It is important to use properly structured HTML headings when organizing your web content. Think of webpage headings as a table of contents for a story.
Headings are not required on webpages. However, they help break up and organize lengthy informational webpages—improving readability. Proper heading use is not only important for accessibility, it also has search engine optimization benefits, which can help your webpages rank higher in Google’s search results.
A webpage should only have one heading level 1 <h1>. Your page’s title is automatically the <h1> of the webpage, so you do not need to apply that heading level yourself.
Any headings used in your body copy (after your page title) with then be an <h2> or lower. In total you can use headings 2-6. At Michigan Tech, we recommend sticking to headings 2-5 as an <h6> is not typically needed.
If you “nest” headings—in other words if you have a subheading of a heading—you should not skip heading levels. If you have an <h2> and you want to follow it with with a subheading, use an <h3>. If you follow that with a subheading of “equal weight”—use an <h3> again. A subhead of a subhead would be <h4>. Once you are done with subheadings, you can return to <h2>.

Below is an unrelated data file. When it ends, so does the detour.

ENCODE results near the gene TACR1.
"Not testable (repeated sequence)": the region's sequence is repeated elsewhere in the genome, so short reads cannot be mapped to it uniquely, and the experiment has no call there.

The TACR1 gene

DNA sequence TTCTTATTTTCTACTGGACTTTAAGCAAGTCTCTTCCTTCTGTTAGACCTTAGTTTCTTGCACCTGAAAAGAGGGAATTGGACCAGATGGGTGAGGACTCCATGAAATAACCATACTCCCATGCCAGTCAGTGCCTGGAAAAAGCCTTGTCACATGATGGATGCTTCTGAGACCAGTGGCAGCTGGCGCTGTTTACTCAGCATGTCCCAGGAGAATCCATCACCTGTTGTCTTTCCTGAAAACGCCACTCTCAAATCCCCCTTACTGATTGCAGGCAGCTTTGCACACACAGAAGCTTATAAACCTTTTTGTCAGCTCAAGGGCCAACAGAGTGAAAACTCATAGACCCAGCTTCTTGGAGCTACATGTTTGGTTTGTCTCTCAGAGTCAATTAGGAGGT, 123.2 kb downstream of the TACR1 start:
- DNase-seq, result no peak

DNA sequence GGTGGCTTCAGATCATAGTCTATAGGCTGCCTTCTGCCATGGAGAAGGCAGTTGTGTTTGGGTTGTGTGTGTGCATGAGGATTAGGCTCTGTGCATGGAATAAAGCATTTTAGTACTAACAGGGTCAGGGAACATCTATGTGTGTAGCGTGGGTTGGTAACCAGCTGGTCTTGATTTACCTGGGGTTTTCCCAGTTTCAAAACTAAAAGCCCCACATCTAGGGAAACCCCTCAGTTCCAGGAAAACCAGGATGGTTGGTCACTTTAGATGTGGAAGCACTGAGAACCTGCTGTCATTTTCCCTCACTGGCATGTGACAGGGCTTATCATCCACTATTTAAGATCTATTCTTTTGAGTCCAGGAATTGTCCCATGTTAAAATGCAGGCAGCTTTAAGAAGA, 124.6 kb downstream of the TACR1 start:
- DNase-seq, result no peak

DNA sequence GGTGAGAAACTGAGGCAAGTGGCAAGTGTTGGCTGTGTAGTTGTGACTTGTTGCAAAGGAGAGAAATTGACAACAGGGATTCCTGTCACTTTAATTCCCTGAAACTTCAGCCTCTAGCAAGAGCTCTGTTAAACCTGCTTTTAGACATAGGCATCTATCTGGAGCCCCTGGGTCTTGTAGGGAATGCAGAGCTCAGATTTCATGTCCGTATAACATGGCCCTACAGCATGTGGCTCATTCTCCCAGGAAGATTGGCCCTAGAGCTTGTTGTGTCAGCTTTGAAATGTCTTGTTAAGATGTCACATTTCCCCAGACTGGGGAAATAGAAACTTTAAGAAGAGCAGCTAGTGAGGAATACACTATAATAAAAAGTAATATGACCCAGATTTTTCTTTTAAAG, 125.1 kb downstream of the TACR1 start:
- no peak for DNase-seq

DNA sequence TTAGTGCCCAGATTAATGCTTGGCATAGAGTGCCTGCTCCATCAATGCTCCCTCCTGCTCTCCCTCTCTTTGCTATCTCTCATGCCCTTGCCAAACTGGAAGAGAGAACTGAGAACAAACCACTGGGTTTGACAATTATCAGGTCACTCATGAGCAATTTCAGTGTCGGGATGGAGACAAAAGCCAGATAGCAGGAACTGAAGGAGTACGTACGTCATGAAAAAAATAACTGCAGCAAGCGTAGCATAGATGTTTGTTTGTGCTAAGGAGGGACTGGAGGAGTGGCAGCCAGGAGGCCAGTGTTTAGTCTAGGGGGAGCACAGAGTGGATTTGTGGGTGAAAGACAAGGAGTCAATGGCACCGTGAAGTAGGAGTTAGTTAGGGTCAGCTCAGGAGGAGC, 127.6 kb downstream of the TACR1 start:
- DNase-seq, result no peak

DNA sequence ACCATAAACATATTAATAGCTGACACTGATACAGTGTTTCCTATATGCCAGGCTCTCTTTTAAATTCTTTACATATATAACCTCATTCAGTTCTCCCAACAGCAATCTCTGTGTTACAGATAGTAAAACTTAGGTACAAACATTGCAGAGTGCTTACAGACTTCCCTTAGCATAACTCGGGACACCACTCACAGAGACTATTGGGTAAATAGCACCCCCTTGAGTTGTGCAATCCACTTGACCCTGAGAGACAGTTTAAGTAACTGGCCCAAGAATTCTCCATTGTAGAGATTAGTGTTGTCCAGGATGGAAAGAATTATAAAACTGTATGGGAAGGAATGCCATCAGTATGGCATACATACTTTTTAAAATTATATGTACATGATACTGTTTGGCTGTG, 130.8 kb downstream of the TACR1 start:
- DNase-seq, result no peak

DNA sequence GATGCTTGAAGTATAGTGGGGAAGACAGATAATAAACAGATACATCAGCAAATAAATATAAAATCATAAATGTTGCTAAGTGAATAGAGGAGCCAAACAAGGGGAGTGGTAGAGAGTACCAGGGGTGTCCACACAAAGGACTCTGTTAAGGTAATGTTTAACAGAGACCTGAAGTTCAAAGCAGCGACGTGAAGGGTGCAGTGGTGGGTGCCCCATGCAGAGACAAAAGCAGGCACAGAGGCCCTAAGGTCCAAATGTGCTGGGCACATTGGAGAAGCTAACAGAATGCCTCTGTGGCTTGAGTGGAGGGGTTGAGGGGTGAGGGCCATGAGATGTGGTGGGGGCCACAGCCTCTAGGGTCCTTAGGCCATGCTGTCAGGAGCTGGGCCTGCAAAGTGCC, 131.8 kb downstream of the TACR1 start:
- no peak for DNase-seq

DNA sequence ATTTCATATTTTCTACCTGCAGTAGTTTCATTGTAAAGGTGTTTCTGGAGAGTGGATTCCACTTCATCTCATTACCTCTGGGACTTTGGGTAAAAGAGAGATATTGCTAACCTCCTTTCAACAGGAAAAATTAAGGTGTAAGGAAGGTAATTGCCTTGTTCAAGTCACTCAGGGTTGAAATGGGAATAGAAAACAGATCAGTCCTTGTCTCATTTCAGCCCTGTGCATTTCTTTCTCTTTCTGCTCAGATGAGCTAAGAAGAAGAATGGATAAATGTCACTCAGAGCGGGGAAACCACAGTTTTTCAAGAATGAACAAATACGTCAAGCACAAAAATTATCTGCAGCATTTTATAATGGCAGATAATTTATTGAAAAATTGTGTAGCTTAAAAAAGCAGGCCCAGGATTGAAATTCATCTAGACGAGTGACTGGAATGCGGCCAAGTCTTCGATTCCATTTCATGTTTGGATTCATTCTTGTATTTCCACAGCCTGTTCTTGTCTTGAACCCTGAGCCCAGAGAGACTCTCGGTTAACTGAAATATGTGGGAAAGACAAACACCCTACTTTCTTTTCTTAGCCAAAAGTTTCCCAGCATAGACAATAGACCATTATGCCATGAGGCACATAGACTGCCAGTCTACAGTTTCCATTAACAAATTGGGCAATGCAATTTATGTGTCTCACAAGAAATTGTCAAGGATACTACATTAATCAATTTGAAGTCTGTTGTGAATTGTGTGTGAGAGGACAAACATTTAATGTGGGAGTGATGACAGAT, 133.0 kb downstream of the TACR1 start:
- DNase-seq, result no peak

Please also keep in mind that sliders titles and sidebar titles are automatically <h2>s. If you choose to nest any headings inside a slider or sidebar, you should begin with the <h3> heading level.
Properly ordering your headings is important. You should not use headings to achieve visual-only results. For instance, if you have an announcement that you want to stand out, but which is not a heading for the content afterward—you should not use a heading. You can instead use bold, italics, or the options in the Styles dropdown like Large, Larger, Largest, Small, or Smaller to style paragraph text to look unique and stand out.
To apply a heading style to a line of text, put your cursor inside of the line of text that you want to turn into a heading and then select a heading level from the left-most dropdown menu in the editor bar.
To learn more about creating special heading styles: